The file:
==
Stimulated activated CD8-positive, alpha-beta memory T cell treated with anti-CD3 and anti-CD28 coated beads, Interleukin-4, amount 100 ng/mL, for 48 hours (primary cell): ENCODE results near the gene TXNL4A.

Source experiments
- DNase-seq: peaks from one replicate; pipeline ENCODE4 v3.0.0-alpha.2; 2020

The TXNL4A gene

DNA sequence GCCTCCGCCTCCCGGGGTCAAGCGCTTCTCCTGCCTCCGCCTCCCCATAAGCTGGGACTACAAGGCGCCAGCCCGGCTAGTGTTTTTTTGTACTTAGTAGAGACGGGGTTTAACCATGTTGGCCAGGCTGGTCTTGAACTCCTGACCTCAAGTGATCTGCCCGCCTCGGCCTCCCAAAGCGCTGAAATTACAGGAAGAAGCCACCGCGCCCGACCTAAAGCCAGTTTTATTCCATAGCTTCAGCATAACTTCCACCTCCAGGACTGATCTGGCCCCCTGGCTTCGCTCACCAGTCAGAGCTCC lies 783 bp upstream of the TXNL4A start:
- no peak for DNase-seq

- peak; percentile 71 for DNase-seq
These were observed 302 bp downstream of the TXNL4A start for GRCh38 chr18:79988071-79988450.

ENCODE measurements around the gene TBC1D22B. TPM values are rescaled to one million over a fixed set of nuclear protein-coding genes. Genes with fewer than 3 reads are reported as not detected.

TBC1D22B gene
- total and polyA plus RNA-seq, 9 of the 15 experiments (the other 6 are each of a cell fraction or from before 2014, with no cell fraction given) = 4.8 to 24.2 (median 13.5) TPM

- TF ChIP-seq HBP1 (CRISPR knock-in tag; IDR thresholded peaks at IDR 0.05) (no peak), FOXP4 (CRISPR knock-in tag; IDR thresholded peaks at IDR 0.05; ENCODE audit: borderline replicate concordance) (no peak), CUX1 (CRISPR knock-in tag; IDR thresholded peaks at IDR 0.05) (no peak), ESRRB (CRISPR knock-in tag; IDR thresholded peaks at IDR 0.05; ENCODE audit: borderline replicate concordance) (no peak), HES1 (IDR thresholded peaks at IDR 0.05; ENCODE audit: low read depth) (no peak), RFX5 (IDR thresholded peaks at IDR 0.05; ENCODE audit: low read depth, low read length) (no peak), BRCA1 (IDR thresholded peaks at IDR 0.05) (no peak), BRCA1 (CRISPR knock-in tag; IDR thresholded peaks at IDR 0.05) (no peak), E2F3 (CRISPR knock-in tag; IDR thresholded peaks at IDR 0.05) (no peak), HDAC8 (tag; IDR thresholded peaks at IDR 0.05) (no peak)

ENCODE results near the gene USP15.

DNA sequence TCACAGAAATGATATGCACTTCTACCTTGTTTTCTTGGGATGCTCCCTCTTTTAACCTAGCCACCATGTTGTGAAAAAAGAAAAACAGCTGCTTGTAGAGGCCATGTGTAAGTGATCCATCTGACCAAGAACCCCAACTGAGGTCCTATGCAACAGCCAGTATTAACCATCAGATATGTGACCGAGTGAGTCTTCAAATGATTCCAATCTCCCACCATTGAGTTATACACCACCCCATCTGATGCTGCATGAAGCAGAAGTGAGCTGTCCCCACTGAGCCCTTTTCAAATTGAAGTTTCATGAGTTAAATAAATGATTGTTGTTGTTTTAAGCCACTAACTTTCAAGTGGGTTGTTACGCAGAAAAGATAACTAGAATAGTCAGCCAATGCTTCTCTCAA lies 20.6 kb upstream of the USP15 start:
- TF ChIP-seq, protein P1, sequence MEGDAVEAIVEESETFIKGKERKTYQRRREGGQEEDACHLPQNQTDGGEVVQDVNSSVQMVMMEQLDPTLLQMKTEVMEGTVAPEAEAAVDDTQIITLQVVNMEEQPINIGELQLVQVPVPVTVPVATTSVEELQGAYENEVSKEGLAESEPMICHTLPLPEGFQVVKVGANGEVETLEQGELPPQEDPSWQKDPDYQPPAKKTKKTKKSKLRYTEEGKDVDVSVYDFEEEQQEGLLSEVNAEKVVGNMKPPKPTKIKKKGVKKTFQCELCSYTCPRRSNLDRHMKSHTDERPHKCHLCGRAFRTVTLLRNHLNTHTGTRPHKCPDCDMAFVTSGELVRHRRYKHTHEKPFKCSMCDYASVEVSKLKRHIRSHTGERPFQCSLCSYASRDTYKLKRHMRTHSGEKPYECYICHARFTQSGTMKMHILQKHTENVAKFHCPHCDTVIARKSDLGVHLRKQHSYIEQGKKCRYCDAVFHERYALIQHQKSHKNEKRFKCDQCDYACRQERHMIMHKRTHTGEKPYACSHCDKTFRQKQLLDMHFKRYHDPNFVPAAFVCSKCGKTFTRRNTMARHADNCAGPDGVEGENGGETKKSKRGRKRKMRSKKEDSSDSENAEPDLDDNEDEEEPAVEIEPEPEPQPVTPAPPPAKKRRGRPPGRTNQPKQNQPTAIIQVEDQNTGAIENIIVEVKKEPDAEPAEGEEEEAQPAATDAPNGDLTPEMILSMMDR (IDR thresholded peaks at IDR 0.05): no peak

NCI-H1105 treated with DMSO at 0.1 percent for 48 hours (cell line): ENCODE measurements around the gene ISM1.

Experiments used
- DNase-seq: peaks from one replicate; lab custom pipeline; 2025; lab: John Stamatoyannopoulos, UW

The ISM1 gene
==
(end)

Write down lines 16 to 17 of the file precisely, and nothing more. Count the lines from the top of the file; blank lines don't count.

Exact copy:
NCI-H1105 treated with DMSO at 0.1 percent for 48 hours (cell line): ENCODE measurements around the gene ISM1.

Experiments used